Photo courtesy CBC
One of the most prominent B.C. politicians during the Socred reign of the 1970s and 1980s has died.
Jim Nielsen, who was Richmond’s Member of the Legislative Assembly from December 1975 to October 1986, passed away suddenly Wednesday (April 4) at New Westminster’s Royal Columbian Hospital. He was 79.
Affectionately referred to by then-Premier Bill Bennett as “The Fonz” (a reference to the character on the popular TV sitcom at the time, Happy Days) because of his hairdo and sideburns, Nielsen was considered tough, but fair by supporters and critics alike. Bennett had great faith in Nielsen, appointing him to several cabinet posts including the province’s first environment minister in 1975 and later finance minister.
Ted Townsend, now the spokesperson for the City of Richmond, was editor at The Richmond Review during some of the period Nielsen was an MLA. He remembers Nielsen as someone who spoke bluntly and directly, perhaps a holdover from his days as a radio talk show host.
“He didn’t mince words,” Townsend said. “But he was seen as being a good representative for Richmond. He was a strong advocate for pushing things forward.”
Townsend said Nielsen was a leading advocate for the opening of on and off ramps on the Arthur Laing Bridge, connecting Richmond and Vancouver with the airport.
“If you didn’t live in Richmond back in those days, you might not realize they weren’t always there. Before they were put in, it was a convoluted way to get in and out of Richmond via that route. There was a lot of frustration for commuters for many, many years. Vancouver wasn’t really supportive of opening the ramps, so it took a lot of work and years to get those open.”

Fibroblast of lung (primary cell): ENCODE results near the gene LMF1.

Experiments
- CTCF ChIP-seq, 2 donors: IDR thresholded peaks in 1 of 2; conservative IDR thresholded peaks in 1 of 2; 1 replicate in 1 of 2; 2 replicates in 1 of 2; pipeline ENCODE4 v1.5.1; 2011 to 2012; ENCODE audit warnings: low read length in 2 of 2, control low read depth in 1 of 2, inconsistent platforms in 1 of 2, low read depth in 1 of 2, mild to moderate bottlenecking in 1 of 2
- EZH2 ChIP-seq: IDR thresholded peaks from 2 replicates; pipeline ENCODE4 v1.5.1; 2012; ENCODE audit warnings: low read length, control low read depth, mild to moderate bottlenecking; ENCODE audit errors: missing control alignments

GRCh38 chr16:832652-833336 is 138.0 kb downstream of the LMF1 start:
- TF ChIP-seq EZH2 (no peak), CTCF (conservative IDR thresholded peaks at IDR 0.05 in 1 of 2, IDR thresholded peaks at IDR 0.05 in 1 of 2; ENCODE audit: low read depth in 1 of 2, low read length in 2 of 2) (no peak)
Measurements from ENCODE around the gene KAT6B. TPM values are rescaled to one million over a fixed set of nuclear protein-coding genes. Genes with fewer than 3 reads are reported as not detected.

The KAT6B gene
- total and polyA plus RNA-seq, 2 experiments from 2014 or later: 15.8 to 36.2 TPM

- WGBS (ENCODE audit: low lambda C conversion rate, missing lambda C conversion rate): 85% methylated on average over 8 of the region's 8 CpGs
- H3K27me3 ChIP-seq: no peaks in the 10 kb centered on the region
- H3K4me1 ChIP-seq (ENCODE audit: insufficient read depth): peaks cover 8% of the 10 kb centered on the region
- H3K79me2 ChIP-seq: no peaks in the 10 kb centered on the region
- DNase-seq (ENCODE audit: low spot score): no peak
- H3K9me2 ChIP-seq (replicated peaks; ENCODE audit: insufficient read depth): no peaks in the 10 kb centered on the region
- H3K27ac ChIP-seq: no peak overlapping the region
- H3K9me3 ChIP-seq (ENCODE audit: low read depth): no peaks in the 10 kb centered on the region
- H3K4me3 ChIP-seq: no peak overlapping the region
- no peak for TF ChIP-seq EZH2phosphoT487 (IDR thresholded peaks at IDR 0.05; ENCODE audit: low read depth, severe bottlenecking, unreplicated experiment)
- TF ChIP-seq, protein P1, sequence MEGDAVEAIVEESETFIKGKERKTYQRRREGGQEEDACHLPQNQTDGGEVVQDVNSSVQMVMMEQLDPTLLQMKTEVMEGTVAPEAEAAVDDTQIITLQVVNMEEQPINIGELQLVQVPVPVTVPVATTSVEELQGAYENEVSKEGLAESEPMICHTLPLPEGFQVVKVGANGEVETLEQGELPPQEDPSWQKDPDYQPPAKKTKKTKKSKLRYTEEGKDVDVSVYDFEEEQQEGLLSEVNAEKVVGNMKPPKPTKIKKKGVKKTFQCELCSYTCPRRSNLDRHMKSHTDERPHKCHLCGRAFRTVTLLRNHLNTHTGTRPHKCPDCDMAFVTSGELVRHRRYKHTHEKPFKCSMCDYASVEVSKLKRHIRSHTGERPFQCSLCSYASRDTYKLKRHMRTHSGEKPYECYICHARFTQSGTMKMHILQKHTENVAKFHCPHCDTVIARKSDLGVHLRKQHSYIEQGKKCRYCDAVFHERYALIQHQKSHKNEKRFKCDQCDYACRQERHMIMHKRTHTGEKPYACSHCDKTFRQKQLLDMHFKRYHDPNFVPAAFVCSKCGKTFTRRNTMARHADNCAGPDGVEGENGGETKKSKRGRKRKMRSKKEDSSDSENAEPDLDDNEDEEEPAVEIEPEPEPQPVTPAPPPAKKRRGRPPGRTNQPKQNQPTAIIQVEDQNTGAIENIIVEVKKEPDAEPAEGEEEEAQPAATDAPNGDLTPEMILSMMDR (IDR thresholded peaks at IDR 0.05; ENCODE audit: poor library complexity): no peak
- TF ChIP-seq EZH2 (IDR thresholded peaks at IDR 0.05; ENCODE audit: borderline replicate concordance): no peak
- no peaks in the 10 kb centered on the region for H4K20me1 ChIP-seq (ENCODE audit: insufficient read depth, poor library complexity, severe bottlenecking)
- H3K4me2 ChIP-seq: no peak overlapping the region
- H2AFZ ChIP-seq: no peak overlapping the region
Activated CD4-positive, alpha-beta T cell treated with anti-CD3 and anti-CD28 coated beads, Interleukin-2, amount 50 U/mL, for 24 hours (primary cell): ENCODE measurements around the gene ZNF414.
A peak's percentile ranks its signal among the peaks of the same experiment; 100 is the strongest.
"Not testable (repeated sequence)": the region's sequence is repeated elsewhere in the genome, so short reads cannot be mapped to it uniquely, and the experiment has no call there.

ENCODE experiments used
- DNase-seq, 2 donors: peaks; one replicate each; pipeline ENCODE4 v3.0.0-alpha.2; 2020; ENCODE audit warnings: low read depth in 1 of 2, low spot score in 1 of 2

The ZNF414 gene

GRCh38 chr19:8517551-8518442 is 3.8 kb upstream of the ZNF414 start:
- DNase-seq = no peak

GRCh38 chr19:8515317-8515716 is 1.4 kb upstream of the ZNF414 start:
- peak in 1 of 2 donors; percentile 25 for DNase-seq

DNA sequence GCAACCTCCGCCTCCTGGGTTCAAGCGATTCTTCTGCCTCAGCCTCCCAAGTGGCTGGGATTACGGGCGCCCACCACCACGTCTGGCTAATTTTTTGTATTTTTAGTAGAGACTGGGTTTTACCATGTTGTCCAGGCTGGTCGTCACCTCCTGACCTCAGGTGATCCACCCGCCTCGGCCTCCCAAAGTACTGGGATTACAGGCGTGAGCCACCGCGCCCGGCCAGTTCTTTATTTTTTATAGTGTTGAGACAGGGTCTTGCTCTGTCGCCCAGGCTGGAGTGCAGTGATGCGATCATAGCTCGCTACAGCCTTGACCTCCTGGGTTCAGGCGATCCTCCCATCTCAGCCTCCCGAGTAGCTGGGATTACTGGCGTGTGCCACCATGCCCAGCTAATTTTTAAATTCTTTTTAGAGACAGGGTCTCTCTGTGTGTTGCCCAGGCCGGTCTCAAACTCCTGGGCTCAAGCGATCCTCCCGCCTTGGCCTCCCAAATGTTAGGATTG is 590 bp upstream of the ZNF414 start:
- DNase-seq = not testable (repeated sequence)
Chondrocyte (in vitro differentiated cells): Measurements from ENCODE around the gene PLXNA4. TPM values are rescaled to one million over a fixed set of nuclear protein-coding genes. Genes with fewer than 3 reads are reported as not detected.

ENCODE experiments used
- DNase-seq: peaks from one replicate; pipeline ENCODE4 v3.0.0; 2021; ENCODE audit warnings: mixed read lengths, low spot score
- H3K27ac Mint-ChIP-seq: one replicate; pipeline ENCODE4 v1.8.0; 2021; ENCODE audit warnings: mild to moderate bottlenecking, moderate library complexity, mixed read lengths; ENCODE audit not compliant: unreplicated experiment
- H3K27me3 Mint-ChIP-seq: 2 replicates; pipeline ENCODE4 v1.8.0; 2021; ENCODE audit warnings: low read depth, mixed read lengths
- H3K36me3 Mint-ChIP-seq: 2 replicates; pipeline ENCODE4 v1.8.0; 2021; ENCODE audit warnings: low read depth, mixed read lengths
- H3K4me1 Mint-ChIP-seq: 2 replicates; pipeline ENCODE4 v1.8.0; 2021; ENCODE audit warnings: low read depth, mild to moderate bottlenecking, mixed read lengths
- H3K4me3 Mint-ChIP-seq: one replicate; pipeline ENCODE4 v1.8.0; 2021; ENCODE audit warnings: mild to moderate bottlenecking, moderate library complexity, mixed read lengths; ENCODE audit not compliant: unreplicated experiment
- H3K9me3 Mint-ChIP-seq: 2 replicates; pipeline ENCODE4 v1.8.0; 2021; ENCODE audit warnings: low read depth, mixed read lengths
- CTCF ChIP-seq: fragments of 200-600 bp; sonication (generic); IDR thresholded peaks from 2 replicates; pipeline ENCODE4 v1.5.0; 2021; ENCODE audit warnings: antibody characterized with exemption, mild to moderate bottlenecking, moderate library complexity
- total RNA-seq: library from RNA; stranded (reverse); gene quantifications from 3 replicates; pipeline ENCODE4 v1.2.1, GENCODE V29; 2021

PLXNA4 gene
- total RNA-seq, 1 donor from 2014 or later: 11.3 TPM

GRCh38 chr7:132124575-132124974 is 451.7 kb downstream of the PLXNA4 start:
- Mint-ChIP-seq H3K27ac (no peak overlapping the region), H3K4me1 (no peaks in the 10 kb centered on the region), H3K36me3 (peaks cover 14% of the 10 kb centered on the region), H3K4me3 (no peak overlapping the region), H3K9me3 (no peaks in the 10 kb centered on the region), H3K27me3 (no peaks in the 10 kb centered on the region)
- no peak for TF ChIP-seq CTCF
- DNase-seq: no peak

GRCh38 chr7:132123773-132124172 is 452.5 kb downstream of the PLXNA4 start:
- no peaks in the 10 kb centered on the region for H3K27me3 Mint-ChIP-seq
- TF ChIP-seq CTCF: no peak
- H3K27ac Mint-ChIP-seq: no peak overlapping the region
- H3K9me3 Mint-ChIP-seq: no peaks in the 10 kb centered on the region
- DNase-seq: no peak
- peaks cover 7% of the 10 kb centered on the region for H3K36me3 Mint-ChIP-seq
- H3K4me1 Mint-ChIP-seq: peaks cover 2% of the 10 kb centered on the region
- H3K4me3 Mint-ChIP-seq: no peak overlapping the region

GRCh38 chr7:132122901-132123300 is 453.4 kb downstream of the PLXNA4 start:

Born in Moose Jaw, Saskatchewan, Nielsen attended high school in Richmond before entering the world of broadcasting. He first worked at CJVI in Victoria in 1959 before moving to Vancouver’s CJOR in 1960. He joined CFUN in 1962 as new director, and hosted a talk show with Roy Jacques.
Nielsen entered the political ring in the 1970s, defeating incumbent Harold Steves as Richmond MLA in the 1975 provincial election. He remained Richmond’s MLA until 1986 when he left cabinet.
After politics, which he re-entered as a councillor in Peachland from 1999 to 2002, and again for a three-year term in 2005 after a three-year hiatus, Nielsen chaired the Workers Compensation Board of B.C. from 1987 to 1989. He also wrote a political column for The Richmond Review before moving to the Okanagan in 1996. He spent his final years in Langley.
A devoted family man, he is survived by his wife, nine children, and 23 grandchildren.